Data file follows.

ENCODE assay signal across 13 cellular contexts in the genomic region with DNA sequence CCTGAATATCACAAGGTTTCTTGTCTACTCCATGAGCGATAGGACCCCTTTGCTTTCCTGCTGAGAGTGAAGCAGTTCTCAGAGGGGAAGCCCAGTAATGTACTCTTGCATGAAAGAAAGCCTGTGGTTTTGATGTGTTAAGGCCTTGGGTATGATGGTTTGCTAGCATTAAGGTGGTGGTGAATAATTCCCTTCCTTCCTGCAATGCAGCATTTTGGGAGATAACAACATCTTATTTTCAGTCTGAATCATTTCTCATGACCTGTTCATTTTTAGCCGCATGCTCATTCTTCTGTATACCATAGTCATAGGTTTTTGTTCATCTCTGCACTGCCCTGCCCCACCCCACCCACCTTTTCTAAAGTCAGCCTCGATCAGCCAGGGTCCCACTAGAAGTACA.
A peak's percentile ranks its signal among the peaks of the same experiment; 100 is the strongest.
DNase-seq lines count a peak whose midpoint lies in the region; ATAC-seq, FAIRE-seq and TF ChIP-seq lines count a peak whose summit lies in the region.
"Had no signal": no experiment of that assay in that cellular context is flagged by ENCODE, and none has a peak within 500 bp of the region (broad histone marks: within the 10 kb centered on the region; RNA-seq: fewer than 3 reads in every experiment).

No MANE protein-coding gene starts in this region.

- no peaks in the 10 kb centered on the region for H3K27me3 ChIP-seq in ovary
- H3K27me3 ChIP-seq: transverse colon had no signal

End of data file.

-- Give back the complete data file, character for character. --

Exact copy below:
ENCODE assay signal across 13 cellular contexts in the genomic region with DNA sequence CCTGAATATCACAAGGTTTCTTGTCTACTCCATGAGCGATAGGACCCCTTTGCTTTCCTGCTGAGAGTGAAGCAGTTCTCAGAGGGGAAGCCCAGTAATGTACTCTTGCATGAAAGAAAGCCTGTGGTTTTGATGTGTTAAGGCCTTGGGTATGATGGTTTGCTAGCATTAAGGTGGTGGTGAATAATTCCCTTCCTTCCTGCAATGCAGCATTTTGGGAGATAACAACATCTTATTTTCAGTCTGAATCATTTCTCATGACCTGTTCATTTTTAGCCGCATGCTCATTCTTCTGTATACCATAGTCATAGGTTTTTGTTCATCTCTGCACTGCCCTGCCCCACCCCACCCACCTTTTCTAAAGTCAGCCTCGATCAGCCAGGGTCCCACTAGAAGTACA.
A peak's percentile ranks its signal among the peaks of the same experiment; 100 is the strongest.
DNase-seq lines count a peak whose midpoint lies in the region; ATAC-seq, FAIRE-seq and TF ChIP-seq lines count a peak whose summit lies in the region.
"Had no signal": no experiment of that assay in that cellular context is flagged by ENCODE, and none has a peak within 500 bp of the region (broad histone marks: within the 10 kb centered on the region; RNA-seq: fewer than 3 reads in every experiment).

No MANE protein-coding gene starts in this region.

- no peaks in the 10 kb centered on the region for H3K27me3 ChIP-seq in ovary
- H3K27me3 ChIP-seq: transverse colon had no signal